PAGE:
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  • eyes.2c
    January 1, 1970
    Luminous!A journey undertaken by the British Punjabi sisters Rajni, Jezmeen, and Shirnia to scatter their mothers ashes in India becomes a pilgrimage towards love, understanding and acceptance, and a reworking of the bond that threads sisters together.Three Sikh sisters reunite to meet their mother last request and in doing so uncover so much more.A stunning story of family, that also uncovers practices and prevalent attitudes towards women, touching on inheritance, the bias against female babie Luminous!A journey undertaken by the British Punjabi sisters Rajni, Jezmeen, and Shirnia to scatter their mothers ashes in India becomes a pilgrimage towards love, understanding and acceptance, and a reworking of the bond that threads sisters together.Three Sikh sisters reunite to meet their mother last request and in doing so uncover so much more.A stunning story of family, that also uncovers practices and prevalent attitudes towards women, touching on inheritance, the bias against female babies, along with tenets of faith and devotion, and the tension these attributes bring for the more modern woman.Jezmeen, the actress who seems to go on free-for-all binges and rants that have her worst moments captured on YouTube.Rajni, the eldest sister who is responsible, uptight and disapproving. Shirnia, who hides a secret that will be exposed, and in that exposure finds the support and acceptance she so desperately craves. As the journey continues, the sisters' relationship become more transparent and some of the past becomes clear.I loved these sisters' interactions, the exposure of their fears and desires, their past hurts and their growing together. I laughed and I cried for the complexities and the many misunderstandings, countered by moments of joy and empathy, as their pilgrimage became a homage to their mother's wisdom and their return to each other.Wonderful!A Harper Collins ARC via NetGalley
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  • Sabreena - Books and Prosecco
    January 1, 1970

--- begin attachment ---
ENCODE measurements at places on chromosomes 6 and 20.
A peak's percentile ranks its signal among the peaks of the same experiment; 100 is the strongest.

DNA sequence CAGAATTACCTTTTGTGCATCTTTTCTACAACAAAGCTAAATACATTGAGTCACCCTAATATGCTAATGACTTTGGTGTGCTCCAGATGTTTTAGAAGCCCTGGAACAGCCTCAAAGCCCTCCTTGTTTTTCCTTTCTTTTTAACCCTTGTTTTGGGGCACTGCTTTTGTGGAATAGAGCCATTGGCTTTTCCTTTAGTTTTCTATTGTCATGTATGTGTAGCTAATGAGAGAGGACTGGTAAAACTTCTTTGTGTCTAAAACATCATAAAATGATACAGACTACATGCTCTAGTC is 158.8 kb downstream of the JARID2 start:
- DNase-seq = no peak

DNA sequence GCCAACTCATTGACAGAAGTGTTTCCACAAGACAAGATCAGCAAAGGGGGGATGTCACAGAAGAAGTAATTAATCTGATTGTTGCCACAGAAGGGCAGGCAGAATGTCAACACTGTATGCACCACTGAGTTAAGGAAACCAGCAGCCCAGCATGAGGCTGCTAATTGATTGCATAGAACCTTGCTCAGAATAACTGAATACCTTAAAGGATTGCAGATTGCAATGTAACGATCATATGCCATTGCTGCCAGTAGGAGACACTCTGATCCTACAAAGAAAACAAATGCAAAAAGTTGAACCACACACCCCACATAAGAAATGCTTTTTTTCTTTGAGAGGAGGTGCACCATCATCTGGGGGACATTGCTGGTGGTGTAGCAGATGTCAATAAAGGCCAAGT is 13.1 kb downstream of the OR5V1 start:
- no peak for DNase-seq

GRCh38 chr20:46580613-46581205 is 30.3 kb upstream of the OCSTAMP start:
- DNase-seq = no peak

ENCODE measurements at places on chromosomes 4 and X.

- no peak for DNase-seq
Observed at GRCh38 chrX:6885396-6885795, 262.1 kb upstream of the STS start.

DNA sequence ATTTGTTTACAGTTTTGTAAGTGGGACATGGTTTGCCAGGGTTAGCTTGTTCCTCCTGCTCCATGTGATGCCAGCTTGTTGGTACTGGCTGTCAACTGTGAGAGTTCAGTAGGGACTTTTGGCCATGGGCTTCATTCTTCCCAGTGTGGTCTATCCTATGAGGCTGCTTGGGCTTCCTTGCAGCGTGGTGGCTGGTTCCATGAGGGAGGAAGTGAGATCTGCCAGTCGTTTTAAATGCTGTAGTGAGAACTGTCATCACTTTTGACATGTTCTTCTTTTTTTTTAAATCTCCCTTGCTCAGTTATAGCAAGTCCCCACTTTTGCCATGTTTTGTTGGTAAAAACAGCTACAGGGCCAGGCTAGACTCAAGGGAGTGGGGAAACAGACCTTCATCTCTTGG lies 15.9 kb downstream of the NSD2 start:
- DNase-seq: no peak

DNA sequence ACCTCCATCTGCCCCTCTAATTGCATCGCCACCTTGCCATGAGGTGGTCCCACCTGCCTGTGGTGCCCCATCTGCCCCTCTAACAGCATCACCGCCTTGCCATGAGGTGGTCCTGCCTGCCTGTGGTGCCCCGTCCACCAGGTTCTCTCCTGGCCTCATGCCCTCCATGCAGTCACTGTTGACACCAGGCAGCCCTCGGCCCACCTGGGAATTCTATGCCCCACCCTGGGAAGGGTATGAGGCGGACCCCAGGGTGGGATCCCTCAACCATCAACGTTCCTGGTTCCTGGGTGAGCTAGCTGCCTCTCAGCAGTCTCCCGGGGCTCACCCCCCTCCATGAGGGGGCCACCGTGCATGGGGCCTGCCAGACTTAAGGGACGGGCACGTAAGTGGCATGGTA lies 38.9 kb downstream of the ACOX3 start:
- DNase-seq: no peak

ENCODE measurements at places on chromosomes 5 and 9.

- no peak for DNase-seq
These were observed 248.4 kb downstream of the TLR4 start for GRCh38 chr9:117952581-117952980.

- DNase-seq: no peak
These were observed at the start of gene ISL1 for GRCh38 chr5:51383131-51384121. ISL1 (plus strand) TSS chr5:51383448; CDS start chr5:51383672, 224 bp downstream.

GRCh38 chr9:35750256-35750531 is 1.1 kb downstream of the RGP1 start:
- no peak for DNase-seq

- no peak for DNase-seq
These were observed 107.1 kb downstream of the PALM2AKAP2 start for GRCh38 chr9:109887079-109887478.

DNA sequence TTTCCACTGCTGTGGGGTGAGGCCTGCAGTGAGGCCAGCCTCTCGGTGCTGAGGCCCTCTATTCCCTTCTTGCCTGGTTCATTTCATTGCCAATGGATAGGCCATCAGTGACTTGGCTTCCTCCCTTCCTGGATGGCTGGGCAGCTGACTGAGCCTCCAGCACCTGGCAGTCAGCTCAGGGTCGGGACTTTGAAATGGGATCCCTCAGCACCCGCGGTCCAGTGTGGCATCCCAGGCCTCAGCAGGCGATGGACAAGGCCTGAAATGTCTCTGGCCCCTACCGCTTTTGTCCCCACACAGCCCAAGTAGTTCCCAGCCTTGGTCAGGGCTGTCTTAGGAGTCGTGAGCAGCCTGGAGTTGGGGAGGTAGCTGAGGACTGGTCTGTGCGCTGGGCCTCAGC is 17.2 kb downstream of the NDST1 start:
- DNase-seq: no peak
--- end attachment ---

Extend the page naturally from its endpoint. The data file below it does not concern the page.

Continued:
Stars: ⭐⭐⭐⭐⭐Disclaimer: The amazing humans at HarperCollins Canada were kind enough to send me an arc of The Unlikely Adventures of the Shergill Sisters in exchange for an honest review. All thoughts and opinions below are my own. “There’s no greater show of love and faith than traveling a long distance for somebody.” I adored this book so much! It was so clearly written for Indian women, and the cultural details that Jaswal added in, made my little brown butt so happy!This story starts with hea Stars: ⭐️⭐️⭐️⭐️⭐️Disclaimer: The amazing humans at HarperCollins Canada were kind enough to send me an arc of The Unlikely Adventures of the Shergill Sisters in exchange for an honest review. All thoughts and opinions below are my own. “There’s no greater show of love and faith than traveling a long distance for somebody.” I adored this book so much! It was so clearly written for Indian women, and the cultural details that Jaswal added in, made my little brown butt so happy!This story starts with heartbreak with the death of Sita Kaur Shergill, aka the mother of our three main characters. Her passing is the catalyst for the story, as it is her dying wish that her daughters travel to India to complete a pilgrimage and spread her ashes at Lokpal Lake where a famous Sikh temple is located.Rajni, Jezmeen and Shirina leave their homes in England and Melbourne and travel to India in the midst of their own personal issues. The three sisters don’t always get along, and the close quarters while traveling make for interesting interactions and intense reveals. “…in the Sikh religion, we believe in serving food to anybody who comes to the temple, regardless of their creed, gender, or income… They don’t have to worship here. They don’t have to offer any services, or money.” As a Punjabi woman living in Canada, I completed related to the Shergills’ reactions to visiting India for the first time. The feeling of not fitting in, in a place that you are supposedly “from”, the missing connection between “home” and the “homeland”. Jaswal brilliantly portrays the feeling of wanting to feel connected to a world and culture that you also feel distant from.The story has some interesting twists that I did not see coming, but that many people will be able to relate to. Shirina’s story is absolutely heartbreaking, but sadly, is far too common. It is something the Indian community needs to change. We need to be better. Jezmeen’s story is insanely relatable, and I know the frightening feeling of not being enough is something so many people feel, myself included.We get to see a little of Rajni when she is younger, and I think many young, Indian girls feel the way she does, especially those who live outside of India. The struggles she faces, everything from racism and wanting desperately to fit in to not connecting with her culture, are so relatable to young girls all over the world. Her story when she is older is rather entertaining, but I expect it is something many mothers/parents could relate to. “…a sunrise is something that you shouldn’t take for granted… stand still and watch a new day beginning. Think of all the new days you have left, and reflect on how you will choose to spend them.” Jaswal’s writing style is extremely engaging, and if I wasn’t interrupted by a family dinner, I would have finished the book in one sitting. The story is written so you need to know what happens next, you need to read one more page, one more chapter.There are some amazing themes that deal with family, siblings, “tradition”, pursuing your passion, emotional abuse, and even rape culture.I haven’t read Jaswal’s other book, Erotic Stories for Punjabi Widows, but I already own it and plan to pick it up soon!The Unlikely Adventures of the Shergill Sisters releases on April 30, 2019, and I highly recommend you grab it as soon as it’s out!Thanks again to HarperCollins Canada for sending me a copy of this book to read and review!Note: All quotes above were taken from an advance reader’s edition of the book, and are subject to change in the final release.